Jerry Sanders, then the Mayor of the City of San Diego, announced in November 2010 that he would pursue an amendment to the City Charter to reduce pension benefits for City employees. Elimination of the defined benefit plan for new hires and its replacement with a defined contribution plan was the key feature of his proposal. Previously in his role as the City’s chief negotiator, the Mayor had negotiated to achieve pension reforms with the City’s unions, some in connection with proposed ballot initiatives he had developed.
On this occasion, the Mayor chose to pursue a citizens’ initiative measure rather than invoke the City Council’s authority to place his plan on the ballot because he doubted the Council’s willingness to agree with him and because he sought to avoid concessions to the unions. The Mayor gathered support of taxpayer groups, enlisted City Council members in his efforts, and held press conferences to describe his goals. After achieving a compromise between the language of his proposed ballot measure and that of a City Council member’s competing reform plan, the Mayor announced to the public that the proposal would be pushed forward as a citizens’ initiative. The measure prevailed at the June 2012 election.
A group of unions challenged the ballot measure through filing an unfair labor practice complaint with California’s Public Employment Relations Board. The heart of the complaint was that the Mayor’s actions amounted to a unilateral change in a mandatory subject of bargaining, and thus violated the City’s obligation to collectively bargain, or as it is called in California, to “meet and confer.”
The City argued that any public official, including the mayor of a city, acting as a private citizen, is lawfully entitled to draft an initiative measure and seek private citizens to carry it forward. The City contended that since a charter amendment to change the City’s retirement system could only be prompted by the City Council or the citizens, the Mayor was lawfully entitled to pursue the citizens’ initiative strategy, when, as was the case in San Diego, the Mayor considered the City Council disinterested in such a charter amendment.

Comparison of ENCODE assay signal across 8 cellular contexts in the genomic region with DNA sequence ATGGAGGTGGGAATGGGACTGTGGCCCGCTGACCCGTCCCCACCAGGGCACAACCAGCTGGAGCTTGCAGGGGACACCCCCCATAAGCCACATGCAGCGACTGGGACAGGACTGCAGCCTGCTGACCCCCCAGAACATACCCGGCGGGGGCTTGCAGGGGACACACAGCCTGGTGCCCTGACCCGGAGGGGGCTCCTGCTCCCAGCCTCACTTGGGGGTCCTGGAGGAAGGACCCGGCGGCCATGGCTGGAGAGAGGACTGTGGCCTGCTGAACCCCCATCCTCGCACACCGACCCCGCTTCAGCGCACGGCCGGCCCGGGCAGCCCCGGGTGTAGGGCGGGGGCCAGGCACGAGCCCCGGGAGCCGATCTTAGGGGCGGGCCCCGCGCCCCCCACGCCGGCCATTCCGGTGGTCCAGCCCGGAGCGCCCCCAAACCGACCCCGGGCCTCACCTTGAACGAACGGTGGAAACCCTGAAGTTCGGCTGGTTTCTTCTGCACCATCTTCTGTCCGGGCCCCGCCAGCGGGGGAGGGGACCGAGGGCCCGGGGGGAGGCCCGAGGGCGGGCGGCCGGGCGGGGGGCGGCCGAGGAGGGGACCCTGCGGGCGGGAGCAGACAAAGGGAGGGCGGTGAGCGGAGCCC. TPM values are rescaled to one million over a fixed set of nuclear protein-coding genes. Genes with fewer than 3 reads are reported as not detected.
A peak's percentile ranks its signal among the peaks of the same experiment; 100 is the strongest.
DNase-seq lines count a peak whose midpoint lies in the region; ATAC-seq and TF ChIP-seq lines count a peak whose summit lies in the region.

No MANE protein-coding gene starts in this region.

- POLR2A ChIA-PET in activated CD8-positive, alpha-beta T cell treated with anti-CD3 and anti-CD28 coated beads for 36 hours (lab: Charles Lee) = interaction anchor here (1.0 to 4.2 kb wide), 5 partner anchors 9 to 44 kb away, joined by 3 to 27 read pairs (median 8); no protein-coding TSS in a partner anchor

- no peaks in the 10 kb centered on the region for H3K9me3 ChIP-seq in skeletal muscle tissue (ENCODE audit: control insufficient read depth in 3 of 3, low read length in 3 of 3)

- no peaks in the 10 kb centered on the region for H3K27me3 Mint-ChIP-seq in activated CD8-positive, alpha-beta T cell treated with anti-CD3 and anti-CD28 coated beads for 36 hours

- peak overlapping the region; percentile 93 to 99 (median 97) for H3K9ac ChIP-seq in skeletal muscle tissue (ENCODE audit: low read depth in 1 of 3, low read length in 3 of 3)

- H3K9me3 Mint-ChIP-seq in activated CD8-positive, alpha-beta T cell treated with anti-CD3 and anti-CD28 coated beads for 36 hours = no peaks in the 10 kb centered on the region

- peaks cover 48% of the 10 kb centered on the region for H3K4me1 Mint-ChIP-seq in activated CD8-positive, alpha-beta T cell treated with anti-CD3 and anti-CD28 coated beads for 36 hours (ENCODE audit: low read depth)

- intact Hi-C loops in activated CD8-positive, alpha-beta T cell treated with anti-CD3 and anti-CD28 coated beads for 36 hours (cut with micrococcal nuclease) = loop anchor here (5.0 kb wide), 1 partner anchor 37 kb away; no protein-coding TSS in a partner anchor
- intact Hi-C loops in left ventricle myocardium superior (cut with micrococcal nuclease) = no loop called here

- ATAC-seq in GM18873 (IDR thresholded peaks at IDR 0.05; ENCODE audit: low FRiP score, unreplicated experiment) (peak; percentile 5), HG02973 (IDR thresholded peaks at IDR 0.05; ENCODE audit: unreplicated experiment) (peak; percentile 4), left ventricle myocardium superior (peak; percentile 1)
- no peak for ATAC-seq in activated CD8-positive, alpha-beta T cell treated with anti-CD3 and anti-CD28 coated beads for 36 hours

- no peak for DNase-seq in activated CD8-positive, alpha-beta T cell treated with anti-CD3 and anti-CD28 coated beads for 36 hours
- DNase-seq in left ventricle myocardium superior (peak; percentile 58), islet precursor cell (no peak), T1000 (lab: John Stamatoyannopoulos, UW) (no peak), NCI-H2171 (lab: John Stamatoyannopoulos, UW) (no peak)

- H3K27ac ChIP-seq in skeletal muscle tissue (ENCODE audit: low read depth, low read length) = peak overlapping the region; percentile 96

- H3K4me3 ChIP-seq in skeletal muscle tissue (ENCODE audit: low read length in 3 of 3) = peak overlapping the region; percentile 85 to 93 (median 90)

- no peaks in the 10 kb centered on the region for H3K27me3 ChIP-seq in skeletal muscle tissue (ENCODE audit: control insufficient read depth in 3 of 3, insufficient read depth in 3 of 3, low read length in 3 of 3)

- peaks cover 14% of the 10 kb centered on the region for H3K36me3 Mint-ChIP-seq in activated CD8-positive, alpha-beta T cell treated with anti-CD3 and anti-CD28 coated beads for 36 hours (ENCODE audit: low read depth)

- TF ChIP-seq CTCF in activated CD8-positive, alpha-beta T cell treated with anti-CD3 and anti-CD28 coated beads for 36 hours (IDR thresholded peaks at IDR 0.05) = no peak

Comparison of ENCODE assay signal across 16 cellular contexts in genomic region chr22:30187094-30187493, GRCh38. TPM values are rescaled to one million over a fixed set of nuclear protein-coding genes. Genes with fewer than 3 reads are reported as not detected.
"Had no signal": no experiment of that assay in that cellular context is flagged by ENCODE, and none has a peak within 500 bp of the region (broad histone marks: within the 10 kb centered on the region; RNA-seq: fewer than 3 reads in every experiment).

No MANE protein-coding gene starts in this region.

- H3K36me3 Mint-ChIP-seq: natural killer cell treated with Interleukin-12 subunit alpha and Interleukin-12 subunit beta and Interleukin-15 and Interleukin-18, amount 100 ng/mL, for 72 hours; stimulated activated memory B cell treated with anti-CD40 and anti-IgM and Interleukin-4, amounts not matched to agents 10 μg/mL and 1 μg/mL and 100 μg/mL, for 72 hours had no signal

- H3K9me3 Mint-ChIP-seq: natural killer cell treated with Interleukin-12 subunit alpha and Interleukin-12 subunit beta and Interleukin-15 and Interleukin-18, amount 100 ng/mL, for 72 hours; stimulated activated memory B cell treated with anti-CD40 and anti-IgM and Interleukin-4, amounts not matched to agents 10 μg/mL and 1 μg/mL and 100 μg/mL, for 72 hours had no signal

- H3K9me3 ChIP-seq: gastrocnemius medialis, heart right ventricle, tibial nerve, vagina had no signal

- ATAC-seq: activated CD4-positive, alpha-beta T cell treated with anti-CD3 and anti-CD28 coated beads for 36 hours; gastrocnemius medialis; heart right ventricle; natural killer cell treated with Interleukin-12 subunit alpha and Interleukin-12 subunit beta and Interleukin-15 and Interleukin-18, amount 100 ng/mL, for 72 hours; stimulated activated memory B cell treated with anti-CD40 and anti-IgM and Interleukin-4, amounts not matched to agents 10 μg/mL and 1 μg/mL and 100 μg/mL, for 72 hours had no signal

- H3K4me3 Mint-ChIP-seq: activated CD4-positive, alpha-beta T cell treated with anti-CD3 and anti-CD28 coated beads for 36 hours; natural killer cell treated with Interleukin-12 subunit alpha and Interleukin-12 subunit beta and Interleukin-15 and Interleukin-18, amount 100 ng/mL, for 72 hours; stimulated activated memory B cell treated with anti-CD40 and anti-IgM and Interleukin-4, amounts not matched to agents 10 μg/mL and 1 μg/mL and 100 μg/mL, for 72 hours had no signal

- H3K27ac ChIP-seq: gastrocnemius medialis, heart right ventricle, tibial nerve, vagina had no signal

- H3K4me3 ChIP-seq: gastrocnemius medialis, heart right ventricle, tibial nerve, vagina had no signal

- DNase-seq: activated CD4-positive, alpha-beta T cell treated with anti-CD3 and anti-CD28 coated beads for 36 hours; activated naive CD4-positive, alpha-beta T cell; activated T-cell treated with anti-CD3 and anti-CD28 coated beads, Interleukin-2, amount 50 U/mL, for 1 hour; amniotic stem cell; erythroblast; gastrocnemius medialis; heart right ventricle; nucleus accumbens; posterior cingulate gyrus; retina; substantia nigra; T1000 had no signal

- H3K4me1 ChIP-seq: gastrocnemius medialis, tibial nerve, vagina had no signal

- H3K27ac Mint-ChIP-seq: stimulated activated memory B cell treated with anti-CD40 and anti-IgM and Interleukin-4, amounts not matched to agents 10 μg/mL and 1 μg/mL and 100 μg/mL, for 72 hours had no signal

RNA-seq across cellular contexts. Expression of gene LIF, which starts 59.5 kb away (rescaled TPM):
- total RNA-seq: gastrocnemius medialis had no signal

An administrative law judge (ALJ) for the Board upheld the unions’ complaint. The ALJ started with the basic elements of a “unilateral change violation”: (1) The employer breached or altered the parties’ written agreement or its own established past practice; (2) such action was taken without giving the employee organization notice or an opportunity to bargain over the change; (3) the change was not merely an isolated breach of the contract, but amounts to a change in policy; and (4) the change in policy concerns a mandatory subject of bargaining.
The ALJ noted that “PERB has held that a unilateral change occurs when the employer demonstrates a clear intent to change a policy affecting terms and conditions of employment with no subsequent wavering of that intent, and the employer has taken concrete steps to effectuate the change even if its action falls short of actual implementation. The record establishes that the Mayor announced his intention to seek implementation of a new policy regarding pensions. He did so at the November 2010 press conference, his State of the City speech, and again at the April 2011 press conference. The Mayor emphasized that his latest proposal was a critical objective of his administration and the focus of his remaining years in office.
“The City does not dispute that the Mayor’s proposal contained matters within the scope of representation and that the City rejected the unions’ demands to meet and confer over that proposal prior to the reforms being enacted through the passage of the ballot measure. The critical question is whether the Mayor’s announced commitment to pursue a citizens’ initiative triggered a duty to meet and confer on the part of the City.
“The City’s claim that the Mayor lacks authority to make a policy decision in terms of a ballot measure (only the City Council has that right), and any attempt to do so would amount to an unlawful delegation of legislative power, is misdirected. The policy decision is to change negotiable subjects, not whether to seek placement of a policy to that effect on the ballot. By the same reasoning invoked by the Mayor, a majority of the City Council’s members could propose an initiative measure as private citizens for the express purpose of circumventing the duty to meet and confer. The City, as the public agency, has a duty to refrain from unilateral action undertaken by the Mayor, not simply because he is a City official with policymaking discretion, but because he is a statutory agent for purposes of meeting and conferring.
“The Mayor exercised his discretion in a manner he believed would permanently fix the problem with pensions. The City is responsible for the Mayor’s pursuit of the citizens’ initiative because a principal is responsible for its agent’s conduct, so long as that conduct is within the general scope of the agent’s authority, even though the principal may not have authorized the specific acts in question or ratified them. The City Council was well aware of the Mayor’s policy decision and his efforts to implement it. By want of ordinary care, the City Council allowed the Mayor to believe he could pursue his citizens’ initiative and that no conflict existed between his roles as elected official and private citizen.”
By way of remedy, the ALJ ordered the City to “rescind the provisions of Proposition B adopted by the City and return to the status quo that existed at the time the City refused to meet and confer, including restoration of the pension system as it existed prior to the adoption of Proposition B and make affected bargaining unit employees whole for lost pension benefits, plus interest at the rate of seven percent per annum.”
City of San Diego, Case No. ULP-LA-CE-758 (Cal. PERB ALJ 2013).